Tanzania is a country of forty million people belonging to more than a hundred different tribes and speaking a hundred and twenty seven languages. It is also a favourite destination for honeymooners eager to share the unforgettable experience of a safari in the Serengeti, snorkelling in the crystalline waters of Zanzibar and climbing Mount Kilimanjaro with a local guide. In fact, the largest albino community in Africa is concentrated on the slopes of Kilimanjaro.
The Tanzanian government has found it necessary to set up special centres to protect people with albinism who have had to flee their villages for fear of being butchered by traffickers in human bodies selling their limbs and organs to witch doctors to prepare their 'prized' good luck potions. However, the real killer they face every day is the sun, which consumes their lives, causing albinos to develop skin cancer before the age of thirty if they are not properly protected.
The first part of this project is a visual account of everyday life in the Kabanga refuge, where the Spanish NGO AIPC Pandora is engaged in a social work project to foster awareness and provide support to the albino community.
The second part describes the work of the Spanish doctors, health workers and pharmacists Spaniards in collaboration with local institutions in the Regional Dermatologic Training Centre (RDTC) at Moshi Hospital to combat both the discrimination and the skin cancer from which people with albinism suffer. They do this through prevention, promoting awareness, training and surgical interventions, supported by the NGO África Directo with direct actions such as contributing to the Kilisun project, which consists primarily in the sustainable manufacture of sunscreens for these people.
What is Albinism?
Albinism, which seems so exotic in the West, is a deadly serious matter for those who suffer from it in Africa. It is a genetic condition consisting in a lack of pigmentation in the skin, eyes and hair. It causes serious eyesight problems such as photophobia, strabismus, myopia and nystagmus (involuntary eye movements). An albino person's skin has little or no melanin, which is a very effective blocker of solar radiation, and this makes them extremely vulnerable to the harsh effects of the sun. Without some other, artificial protection – sunscreen, long-sleeved clothing, sunglasses, hats, etc – from an early age albino children are very likely to suffer severe sunburn which can lead to skin cancer, or the eye damage that will leave them totally blind.
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Albino book + expo.
Photography and video
Discriminated Against and Damned
Genetics plays dice, and those unlucky enough to be born albino in Africa are doomed to lose the game. Skin cancer does not hurt, so albinos can be burned and begin to die without being aware that their life is in danger.
What is more, people with albinism in Africa are the victims of serious social discrimination. There is little awareness that albinism is a genetic condition. Many Africans don't know why albinos are so similar in colour to their colonizers, and this ignorance creates myths and superstitions of all kinds. Some think they are the children of Lucifer, or that the mother had been with a white man; others believe they were conceived during menstruation, or that their condition is a form of divine punishment… A 'white' child is a stigma for the family: they are cared for less, given less to eat and educated less. In some tribes, indeed, albino children may be killed at birth, abandoned or offered for ritual sacrifice.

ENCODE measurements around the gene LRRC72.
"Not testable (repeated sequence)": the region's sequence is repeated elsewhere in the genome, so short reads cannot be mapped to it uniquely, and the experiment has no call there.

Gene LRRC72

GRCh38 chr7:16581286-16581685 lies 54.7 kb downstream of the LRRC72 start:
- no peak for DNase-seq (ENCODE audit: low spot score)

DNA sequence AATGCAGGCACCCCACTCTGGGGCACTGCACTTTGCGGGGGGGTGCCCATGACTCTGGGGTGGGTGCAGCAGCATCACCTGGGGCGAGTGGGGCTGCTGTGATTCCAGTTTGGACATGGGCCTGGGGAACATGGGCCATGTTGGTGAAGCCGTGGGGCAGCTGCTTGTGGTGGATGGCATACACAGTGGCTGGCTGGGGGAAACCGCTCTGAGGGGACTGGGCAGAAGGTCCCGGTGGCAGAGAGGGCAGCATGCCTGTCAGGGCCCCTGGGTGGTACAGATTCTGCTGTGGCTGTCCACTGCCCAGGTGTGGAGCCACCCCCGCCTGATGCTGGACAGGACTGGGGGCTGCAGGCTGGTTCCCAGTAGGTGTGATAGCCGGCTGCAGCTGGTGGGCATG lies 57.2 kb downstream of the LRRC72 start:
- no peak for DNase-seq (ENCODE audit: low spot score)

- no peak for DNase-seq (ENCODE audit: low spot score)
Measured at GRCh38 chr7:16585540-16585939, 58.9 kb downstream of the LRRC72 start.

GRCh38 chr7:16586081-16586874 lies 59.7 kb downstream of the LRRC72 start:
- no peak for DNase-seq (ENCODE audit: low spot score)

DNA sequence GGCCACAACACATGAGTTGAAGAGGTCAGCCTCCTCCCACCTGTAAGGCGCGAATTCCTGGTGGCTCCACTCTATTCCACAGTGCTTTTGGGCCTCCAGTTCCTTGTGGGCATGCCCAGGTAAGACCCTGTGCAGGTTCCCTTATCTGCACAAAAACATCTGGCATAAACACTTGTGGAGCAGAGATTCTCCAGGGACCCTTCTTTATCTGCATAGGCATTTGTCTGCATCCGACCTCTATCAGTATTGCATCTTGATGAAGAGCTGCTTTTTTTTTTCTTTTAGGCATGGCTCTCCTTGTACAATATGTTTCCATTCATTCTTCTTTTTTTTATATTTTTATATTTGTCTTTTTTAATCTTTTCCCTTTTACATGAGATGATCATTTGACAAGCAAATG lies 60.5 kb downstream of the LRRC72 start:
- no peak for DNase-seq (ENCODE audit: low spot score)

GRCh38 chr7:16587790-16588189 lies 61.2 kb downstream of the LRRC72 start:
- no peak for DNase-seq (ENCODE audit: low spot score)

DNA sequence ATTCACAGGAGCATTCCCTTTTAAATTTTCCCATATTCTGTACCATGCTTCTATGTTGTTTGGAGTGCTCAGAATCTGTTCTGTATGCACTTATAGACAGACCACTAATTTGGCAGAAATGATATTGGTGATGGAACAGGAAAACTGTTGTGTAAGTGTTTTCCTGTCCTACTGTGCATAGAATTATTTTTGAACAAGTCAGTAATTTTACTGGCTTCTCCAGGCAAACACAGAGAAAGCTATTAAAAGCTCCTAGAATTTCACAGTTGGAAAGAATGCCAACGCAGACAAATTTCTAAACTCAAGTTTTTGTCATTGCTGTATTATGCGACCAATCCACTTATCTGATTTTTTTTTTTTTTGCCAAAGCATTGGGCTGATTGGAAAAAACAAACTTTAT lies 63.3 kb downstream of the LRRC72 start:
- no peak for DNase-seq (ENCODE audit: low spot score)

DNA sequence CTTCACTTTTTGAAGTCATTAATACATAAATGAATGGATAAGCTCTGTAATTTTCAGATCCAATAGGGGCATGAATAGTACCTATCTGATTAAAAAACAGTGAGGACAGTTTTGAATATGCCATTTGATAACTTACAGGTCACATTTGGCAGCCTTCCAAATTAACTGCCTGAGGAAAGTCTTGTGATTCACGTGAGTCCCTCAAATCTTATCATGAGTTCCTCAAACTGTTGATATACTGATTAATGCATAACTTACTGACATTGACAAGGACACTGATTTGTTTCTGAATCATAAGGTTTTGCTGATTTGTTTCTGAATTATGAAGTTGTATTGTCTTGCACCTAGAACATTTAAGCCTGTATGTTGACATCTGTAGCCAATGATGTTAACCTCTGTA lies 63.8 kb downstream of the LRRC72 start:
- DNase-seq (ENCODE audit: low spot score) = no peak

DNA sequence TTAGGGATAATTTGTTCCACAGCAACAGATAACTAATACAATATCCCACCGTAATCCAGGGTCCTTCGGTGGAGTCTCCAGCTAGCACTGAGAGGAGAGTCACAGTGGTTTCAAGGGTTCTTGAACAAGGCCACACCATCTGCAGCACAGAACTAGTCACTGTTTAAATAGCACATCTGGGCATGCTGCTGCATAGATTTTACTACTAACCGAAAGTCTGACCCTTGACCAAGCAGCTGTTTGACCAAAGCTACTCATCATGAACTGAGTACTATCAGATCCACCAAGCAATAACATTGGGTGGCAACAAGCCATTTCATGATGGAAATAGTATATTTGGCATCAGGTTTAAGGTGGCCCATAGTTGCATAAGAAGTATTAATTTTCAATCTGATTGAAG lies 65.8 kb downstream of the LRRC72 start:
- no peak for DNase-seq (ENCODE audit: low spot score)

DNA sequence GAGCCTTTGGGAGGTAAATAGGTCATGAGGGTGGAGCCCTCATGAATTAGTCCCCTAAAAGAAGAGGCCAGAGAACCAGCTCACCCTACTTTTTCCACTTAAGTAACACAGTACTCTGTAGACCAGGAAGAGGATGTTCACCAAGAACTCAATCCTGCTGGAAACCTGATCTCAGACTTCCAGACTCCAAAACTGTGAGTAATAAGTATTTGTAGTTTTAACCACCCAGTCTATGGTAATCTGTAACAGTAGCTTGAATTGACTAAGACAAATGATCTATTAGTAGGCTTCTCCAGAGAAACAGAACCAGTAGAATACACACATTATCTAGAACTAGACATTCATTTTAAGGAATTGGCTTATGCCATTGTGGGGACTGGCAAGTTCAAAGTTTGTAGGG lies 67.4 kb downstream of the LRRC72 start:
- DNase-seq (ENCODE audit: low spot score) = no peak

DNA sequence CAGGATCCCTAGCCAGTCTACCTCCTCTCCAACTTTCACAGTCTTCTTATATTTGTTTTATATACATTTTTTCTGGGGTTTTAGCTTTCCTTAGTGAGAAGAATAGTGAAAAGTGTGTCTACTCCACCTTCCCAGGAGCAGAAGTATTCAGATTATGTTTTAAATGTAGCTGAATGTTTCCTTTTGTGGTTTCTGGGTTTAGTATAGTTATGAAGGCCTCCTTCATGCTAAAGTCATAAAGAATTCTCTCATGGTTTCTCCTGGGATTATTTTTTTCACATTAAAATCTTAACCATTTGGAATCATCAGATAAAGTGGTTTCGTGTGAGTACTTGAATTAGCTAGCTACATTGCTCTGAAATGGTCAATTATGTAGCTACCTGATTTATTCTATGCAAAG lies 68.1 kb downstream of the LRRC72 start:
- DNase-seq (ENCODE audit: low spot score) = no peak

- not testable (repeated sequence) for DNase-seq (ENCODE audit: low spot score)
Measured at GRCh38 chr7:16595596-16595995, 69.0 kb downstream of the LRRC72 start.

Many albinos are named Mavuto ('problem' in the Chewa language of Central Africa). This is just the first of a series of social disadvantages they will encounter in different stages of their life. Receiving little stimulus at home, they have difficulties in school because they can't see the blackboard properly, and most fail to reach Secondary school, and are thus deprived of access to a decent job. It is hard for them to find a partner, since their condition as 'damned' beings scares others. Their own neighbours say that albinos do not die, they fade away, or that to touch one is to risk becoming white or falling ill. Living in such a social and cultural context is not conducive to self-esteem and some albinos experience the discrimination they are subjected to as natural; this is another reason why education and the fostering of awareness in these communities are so important.
Witchcraft and the Albino Elixir
Another danger has recently emerged to threaten these people: the so-called 'albino elixir' has become fashionable. It seems that in addition to traditional formulas, African witch doctors occasionally innovate with new formulas. In 2007 they began using albino body parts as ingredients in the concoctions they claimed would bring wealth and good fortune, and before long albinos were being murdered and dismembered to supply this macabre demand.
On the black market an albino arm can sell for as much as two thousand US dollars, a sum that in very poor countries can silence many consciences and make any neighbour a potential murderer. Sometimes, tempted by so much money, the albino's own family may betray them to the traffickers.
In the last five years over one hundred albinos have been killed to feed the market in body parts, sowing the seeds of panic and triggering an exodus of albinos to from remote villages to big cities where they are less likely to be noticed or to centres like Kabanga, where the government provides police protection and they are safe.
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Zawia. Barquito chiquitito.
Photography and video
Kabanga. A Refuge for Albinos
The Kabanga centre, near Lake Tanganyika, in the west of the country, is a cheerful place, and home to some two hundred people. They eat, sleep, work the land, tend their own gardens, make their own clothes, run their own community kitchens and canteens, and have classrooms and play areas … but this lively village is actually a fortress which gives shelter to frightened people who have nowhere else to go.